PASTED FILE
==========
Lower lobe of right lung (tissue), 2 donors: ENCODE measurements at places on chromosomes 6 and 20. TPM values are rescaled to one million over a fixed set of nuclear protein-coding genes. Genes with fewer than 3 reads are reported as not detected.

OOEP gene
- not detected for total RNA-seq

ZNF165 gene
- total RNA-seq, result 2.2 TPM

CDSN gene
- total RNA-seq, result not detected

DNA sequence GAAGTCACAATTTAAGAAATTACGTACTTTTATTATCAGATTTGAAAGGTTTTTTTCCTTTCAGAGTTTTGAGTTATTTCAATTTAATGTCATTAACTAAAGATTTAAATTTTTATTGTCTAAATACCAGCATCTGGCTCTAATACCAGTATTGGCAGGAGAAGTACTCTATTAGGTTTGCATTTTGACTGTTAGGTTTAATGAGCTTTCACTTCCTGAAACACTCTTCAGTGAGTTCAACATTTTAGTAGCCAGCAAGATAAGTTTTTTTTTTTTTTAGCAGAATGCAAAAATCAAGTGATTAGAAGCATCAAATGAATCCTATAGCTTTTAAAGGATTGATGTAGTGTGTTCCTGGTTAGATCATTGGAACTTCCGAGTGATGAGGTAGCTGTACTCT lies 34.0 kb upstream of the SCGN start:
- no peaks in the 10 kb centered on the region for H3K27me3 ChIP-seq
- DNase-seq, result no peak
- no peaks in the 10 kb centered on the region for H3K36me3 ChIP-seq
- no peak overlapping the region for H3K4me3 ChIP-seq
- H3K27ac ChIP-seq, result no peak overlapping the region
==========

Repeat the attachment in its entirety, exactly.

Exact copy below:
Lower lobe of right lung (tissue), 2 donors: ENCODE measurements at places on chromosomes 6 and 20. TPM values are rescaled to one million over a fixed set of nuclear protein-coding genes. Genes with fewer than 3 reads are reported as not detected.

OOEP gene
- not detected for total RNA-seq

ZNF165 gene
- total RNA-seq, result 2.2 TPM

CDSN gene
- total RNA-seq, result not detected

DNA sequence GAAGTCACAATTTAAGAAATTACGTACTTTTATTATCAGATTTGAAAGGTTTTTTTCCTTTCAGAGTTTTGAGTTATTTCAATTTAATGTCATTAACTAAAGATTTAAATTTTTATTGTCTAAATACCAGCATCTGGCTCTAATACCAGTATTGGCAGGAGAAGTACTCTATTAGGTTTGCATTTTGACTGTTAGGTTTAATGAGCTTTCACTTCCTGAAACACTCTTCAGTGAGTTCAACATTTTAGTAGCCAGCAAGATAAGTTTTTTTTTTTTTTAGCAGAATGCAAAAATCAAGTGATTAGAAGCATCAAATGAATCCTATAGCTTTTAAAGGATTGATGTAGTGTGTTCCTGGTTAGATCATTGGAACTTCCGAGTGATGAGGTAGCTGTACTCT lies 34.0 kb upstream of the SCGN start:
- no peaks in the 10 kb centered on the region for H3K27me3 ChIP-seq
- DNase-seq, result no peak
- no peaks in the 10 kb centered on the region for H3K36me3 ChIP-seq
- no peak overlapping the region for H3K4me3 ChIP-seq
- H3K27ac ChIP-seq, result no peak overlapping the region